We work across the breadth of government from early identification of issues through to dispute resolution. This complexity is one of our strengths, and we have the opportunity to leverage our size and scope to deliver the best service for New Zealanders. MBIE’s functions cover:

  • Policy delivery – We identify opportunities for policy development and support Ministers to carry out their ministerial functions by implementing policy and strategy to meet the Government’s objectives.
  • Regulation – We are responsible for the ongoing health and performance of 17 regulatory systems and we take an all-of-government leadership role to improve the quality of regulatory practice.
  • Service delivery – We provide a range of front-line services, including Immigration New Zealand, the Companies Office, the Intellectual Property Office of New Zealand, the Insolvency and Trustee Service, mediation services, consumerprotection.govt.nz, employment.govt.nz, and business.govt.nz. Our internal teams support our frontline people by harnessing data, analytics and insights to improve decision-making, develop organisational capability and ensure we are responsive to change.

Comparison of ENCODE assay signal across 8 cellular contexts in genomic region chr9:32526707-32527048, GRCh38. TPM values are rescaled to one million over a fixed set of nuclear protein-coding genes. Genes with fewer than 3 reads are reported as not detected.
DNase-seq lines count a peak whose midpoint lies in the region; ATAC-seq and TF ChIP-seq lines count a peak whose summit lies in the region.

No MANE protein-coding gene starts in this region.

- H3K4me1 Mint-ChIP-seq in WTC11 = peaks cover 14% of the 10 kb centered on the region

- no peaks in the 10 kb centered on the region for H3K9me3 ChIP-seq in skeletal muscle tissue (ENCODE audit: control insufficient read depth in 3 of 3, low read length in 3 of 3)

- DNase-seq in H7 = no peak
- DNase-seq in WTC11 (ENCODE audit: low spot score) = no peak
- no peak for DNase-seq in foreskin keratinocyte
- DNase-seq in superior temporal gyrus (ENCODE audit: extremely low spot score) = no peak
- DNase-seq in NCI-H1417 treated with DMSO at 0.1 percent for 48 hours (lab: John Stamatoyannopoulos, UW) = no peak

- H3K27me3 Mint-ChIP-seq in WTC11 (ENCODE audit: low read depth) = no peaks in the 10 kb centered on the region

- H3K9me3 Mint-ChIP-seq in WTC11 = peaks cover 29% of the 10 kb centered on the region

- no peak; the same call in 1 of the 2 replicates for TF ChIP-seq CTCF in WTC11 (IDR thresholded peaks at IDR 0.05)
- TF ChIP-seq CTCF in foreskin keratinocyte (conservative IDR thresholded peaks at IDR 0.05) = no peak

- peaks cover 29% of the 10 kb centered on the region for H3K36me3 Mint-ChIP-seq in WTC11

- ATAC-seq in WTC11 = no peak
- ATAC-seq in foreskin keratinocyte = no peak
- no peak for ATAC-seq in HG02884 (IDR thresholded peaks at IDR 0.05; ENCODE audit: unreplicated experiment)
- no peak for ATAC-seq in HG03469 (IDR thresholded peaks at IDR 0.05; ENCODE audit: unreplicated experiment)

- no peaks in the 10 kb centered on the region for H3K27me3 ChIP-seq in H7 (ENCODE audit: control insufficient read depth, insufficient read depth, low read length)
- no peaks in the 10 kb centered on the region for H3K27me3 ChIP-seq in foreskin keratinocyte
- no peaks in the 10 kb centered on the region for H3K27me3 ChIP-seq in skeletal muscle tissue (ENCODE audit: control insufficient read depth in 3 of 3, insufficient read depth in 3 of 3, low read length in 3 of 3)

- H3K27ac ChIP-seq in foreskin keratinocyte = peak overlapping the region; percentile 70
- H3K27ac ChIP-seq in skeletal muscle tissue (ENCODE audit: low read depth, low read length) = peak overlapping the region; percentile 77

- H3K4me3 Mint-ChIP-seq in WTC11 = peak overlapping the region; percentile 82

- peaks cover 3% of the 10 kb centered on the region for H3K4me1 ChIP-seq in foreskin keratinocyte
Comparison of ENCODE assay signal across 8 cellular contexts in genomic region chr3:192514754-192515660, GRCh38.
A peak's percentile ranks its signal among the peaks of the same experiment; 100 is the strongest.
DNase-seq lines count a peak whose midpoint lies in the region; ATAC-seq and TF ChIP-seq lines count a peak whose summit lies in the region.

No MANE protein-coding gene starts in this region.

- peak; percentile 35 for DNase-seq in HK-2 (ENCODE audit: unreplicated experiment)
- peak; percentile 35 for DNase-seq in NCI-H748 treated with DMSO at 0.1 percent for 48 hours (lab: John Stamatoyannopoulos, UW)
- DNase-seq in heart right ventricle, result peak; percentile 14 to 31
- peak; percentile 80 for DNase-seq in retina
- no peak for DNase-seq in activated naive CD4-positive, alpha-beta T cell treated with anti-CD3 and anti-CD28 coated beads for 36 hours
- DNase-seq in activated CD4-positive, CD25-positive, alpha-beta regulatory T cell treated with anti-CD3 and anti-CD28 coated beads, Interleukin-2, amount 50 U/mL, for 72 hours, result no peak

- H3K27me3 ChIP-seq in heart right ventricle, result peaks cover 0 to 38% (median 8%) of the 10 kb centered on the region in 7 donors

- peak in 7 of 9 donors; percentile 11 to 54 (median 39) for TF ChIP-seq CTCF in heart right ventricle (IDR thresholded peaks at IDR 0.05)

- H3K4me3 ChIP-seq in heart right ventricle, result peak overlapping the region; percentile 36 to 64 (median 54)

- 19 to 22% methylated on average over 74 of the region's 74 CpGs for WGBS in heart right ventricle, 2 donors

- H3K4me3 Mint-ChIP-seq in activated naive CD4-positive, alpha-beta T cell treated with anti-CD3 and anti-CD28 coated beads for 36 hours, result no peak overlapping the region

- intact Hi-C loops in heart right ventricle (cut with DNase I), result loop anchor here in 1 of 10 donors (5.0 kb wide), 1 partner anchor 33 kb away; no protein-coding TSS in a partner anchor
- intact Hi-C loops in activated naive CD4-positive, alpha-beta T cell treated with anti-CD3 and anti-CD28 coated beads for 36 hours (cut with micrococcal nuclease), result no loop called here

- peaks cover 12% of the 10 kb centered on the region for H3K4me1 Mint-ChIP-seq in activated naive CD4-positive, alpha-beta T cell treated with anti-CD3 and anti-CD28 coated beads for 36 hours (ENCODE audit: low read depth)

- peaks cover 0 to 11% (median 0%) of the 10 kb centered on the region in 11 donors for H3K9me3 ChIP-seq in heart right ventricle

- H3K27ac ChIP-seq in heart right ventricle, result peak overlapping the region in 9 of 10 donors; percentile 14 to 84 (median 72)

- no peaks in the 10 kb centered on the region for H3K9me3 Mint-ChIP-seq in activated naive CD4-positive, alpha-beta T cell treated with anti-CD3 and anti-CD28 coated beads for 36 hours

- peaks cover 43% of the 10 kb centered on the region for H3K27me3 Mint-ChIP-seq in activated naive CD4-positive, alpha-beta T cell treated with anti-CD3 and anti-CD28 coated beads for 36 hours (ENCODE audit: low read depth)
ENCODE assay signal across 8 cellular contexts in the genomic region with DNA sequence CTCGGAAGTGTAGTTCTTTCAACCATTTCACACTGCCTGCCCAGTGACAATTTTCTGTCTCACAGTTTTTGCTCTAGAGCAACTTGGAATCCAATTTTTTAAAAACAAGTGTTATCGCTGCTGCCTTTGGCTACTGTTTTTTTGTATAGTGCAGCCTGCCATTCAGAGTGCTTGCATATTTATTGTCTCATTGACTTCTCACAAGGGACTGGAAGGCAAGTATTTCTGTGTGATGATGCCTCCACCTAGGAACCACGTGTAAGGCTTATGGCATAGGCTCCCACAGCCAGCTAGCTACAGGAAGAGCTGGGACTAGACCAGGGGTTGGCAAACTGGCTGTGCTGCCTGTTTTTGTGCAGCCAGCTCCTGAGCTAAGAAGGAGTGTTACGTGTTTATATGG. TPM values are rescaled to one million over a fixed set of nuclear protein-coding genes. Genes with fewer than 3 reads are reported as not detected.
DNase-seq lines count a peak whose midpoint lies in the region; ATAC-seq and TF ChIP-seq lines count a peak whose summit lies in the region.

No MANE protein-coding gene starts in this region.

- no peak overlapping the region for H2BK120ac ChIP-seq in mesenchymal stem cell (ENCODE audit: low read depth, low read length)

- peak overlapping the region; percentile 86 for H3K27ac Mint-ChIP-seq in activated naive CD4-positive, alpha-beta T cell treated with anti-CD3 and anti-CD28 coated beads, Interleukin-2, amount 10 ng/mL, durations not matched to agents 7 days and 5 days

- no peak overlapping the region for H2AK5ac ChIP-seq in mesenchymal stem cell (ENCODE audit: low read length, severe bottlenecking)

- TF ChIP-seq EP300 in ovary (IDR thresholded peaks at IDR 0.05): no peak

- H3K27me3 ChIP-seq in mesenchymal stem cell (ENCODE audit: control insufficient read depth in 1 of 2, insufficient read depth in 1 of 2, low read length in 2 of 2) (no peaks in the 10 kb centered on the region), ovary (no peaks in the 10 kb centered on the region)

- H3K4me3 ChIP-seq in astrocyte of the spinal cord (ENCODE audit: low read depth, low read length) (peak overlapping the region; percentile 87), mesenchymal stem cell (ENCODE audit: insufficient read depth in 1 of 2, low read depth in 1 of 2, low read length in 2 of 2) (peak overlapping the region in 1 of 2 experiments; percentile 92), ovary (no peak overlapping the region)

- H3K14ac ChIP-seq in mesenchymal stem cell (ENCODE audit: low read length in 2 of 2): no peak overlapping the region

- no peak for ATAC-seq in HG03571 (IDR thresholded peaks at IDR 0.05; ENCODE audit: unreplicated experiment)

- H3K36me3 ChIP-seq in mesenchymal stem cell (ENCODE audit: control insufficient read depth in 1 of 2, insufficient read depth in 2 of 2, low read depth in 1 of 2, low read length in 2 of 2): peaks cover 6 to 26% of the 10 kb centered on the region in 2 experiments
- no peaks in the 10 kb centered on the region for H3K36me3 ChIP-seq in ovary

• Dispute resolution – We house the Government Centre for Dispute Resolution (GCDR). The GCDR provides leadership and stewardship across government to support a systems-based, best practice approach to dispute resolution. MBIE is responsible for around a third of the 56 or more dispute resolution schemes in New Zealand. The GCDR’s role includes helping other agencies to review, design and develop their dispute resolution thinking, policies and schemes.
  • Monitoring – We monitor and oversee 25 Crown entities and a range of statutory and advisory boards.